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Regaining Control over Information Technology

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It’s unavoidable. Living in
post-industrial 21st-century society means being surrounded by information
technology. It’s there in our offices, in our cars, and in our homes. It’s even
in the toys that belong to our children, who no doubt will be far better at
dealing with it than we are.

 

Fully one third of us don’t deal
with it well, according to research by Larry Rosen, psychology professor,
author, and pundit. Rosen is the Paul Revere of the Information Age, warning us
about the principal downside of silicon and software, which you or I just might
experience, sooner or later. In a word, he says, it’s “technostress.”

 

The relentless march of technology
can overwhelm anyone, Rosen says. I’ve personally seen people weaned on DOS
batch files throw up their hands in the face of incessant hardware and software
upgrades and stick with comfortable technology that’s as long in the tooth as
it is short on helping them be most productive. Others have taken the
counterrevolutionary step of actually returning to such simpler machines as
typewriters.

 

These neo-Luddites may represent
the most extreme reaction to technostress, but if we’re smart about it, they’ll
remind us to try to keep the demands of the future in balance with the need for
some degree of stability and familiarity.

 

Rosen, who is coauthor of the bookTechnoStress: Coping
with Technology @Work @Home @Play
, has good ideas in his book as
well as at his Web site (www.csudh.edu/psych/lrosen.htm). “You don’t have to do it
all,” he said in a phone interview. “You have the right to make choices. Just
because you can doesn’t mean you should.”

 

He gave this example: If you’re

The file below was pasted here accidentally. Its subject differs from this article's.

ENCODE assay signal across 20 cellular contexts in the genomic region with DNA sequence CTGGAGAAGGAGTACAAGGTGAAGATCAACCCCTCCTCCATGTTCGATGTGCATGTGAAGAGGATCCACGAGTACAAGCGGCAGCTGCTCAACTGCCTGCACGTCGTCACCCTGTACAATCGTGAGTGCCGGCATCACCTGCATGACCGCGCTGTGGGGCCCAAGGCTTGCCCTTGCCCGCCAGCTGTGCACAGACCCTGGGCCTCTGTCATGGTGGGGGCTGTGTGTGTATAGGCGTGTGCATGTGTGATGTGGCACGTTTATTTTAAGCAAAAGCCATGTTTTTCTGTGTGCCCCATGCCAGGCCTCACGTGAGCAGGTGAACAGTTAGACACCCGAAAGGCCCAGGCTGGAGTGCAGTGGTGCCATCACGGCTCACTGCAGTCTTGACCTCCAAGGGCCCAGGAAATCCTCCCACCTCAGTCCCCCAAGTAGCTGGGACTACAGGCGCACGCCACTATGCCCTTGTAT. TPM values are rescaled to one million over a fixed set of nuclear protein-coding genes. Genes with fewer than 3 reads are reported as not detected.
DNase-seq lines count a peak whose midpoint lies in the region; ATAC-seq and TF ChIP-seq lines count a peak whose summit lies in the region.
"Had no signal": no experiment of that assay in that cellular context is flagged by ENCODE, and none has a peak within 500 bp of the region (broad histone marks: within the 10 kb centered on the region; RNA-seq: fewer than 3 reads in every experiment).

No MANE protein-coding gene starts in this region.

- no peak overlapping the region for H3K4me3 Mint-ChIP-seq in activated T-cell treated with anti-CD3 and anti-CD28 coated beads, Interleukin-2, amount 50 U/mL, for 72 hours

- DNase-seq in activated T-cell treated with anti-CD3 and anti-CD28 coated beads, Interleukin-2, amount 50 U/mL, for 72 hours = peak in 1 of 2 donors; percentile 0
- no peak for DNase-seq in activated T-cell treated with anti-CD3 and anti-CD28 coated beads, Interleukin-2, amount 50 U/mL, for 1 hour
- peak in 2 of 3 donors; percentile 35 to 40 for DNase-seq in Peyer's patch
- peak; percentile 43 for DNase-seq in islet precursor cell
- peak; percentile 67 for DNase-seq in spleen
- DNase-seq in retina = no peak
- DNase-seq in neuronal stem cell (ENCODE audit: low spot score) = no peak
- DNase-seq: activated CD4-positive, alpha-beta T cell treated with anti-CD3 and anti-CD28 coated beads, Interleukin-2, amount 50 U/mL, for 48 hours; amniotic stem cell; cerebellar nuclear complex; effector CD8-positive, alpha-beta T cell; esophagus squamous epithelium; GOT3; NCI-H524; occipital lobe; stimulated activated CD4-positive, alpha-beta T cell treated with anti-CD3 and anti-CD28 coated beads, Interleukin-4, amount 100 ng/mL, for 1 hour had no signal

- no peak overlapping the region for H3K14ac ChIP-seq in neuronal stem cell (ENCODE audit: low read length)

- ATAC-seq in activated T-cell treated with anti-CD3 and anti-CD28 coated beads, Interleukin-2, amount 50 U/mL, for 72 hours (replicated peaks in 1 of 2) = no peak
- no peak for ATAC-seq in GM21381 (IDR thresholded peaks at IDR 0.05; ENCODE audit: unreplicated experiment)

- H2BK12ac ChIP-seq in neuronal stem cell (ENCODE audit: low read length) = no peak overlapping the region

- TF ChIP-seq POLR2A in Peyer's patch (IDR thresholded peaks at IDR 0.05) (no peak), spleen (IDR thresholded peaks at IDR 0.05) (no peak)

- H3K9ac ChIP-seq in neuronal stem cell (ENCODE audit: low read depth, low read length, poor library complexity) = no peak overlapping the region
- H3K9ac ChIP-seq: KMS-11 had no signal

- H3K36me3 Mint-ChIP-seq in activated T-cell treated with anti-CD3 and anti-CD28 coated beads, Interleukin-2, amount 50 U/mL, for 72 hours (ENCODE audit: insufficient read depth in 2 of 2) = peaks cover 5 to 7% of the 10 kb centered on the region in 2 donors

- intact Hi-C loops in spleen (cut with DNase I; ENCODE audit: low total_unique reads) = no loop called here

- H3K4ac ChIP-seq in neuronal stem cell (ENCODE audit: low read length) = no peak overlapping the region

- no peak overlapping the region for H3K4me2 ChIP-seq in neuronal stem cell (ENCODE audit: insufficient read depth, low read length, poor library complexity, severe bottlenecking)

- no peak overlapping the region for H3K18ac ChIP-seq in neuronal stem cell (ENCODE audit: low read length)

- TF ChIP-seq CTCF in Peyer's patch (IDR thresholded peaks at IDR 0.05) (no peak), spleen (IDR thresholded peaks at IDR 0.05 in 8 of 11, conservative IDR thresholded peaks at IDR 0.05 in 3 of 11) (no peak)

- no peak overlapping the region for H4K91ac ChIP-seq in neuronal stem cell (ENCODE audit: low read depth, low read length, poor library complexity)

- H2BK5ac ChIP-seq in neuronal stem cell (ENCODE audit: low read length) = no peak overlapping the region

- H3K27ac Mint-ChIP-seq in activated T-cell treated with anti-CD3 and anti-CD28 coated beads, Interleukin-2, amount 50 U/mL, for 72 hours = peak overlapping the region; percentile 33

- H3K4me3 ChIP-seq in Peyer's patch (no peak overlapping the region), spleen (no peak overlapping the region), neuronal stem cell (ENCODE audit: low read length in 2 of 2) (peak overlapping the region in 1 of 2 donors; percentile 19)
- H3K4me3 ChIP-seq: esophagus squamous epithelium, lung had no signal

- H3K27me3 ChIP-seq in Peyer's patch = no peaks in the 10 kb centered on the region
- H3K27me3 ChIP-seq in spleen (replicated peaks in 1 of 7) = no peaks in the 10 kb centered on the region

doing research for a report, just because you can spend five hours surfing the
Web and finding relevant information doesn’t mean you should. Similarly, just
because you can answer all emails immediately doesn’t mean you should drop
everything to do so.

 

And just because technology can do
many things at the same time, this doesn’t mean you should. Rosen calls this
“multitasking madness.” If you do too many things at once, you don’t pay enough
attention to any one task to do it well.

 

The theme is prioritizing, placing
human constraints of your own devising on the technology. You know the
technology is controlling you, rather than you controlling the technology, he
said, if you’re getting yelled at by family members for spending too little
time with them or if you’re having sleep problems because you’re overwhelmed.

 

Tips on Taking Control

 

“Know when to stop,” said Rosen,
who teaches a course at California State University–Dominguez Hills
called “The Global Impact of Technology.” One of his students, business major
Maria Garcia, sometimes feels overwhelmed with information, as so many of us
do.

 

She has found a solution in
Rosen’s ideas by controlling the information onslaught. “What works best for me
is to pay closest attention to information that applies directly to me, then
sort out what’s important and what’s not.”

 

Technology can be a friend here.
By creating filters in your email program, you can eliminate many irrelevant
messages and have urgent messages from important people flagged for your
attention.

 

By learning the advanced search
procedures for Google or any other Web-search tool you use, you can eliminate
many irrelevant sites and home in more quickly on the information you’re after.

 

But some computer time-management
tricks involve good old-fashioned self-control.

 

Restrain yourself from clicking on
intriguing but irrelevant links when doing research on the Web. Manage email
conversations by responding to messages selectively and by matching the length
of your response to how eager you are to continue conversing.

 

Finally, stop yourself from adding
to the technostress of others. Keep your email messages to one screen if
possible and use an informative subject line. If you expect a lot of
back-and-forth communication, forgo email completely and pick up the
phone—it will be a lot more efficient.

 

With Web pages, put the most
important information up front and break up pages with informative subheads so
readers can get the gist of what you’re saying with a quick scan. Use clear,
concise language to communicate, not bureaucratese to impress.

 

Reid Goldsborough is a
syndicated columnist and author of the book <span
style=’font-size:11.0pt’>Straight Talk About the Information Superhighway
.
He can be reached at reidgold@netaxs.com or www.netaxs.com/~reidgold/column.

 

 

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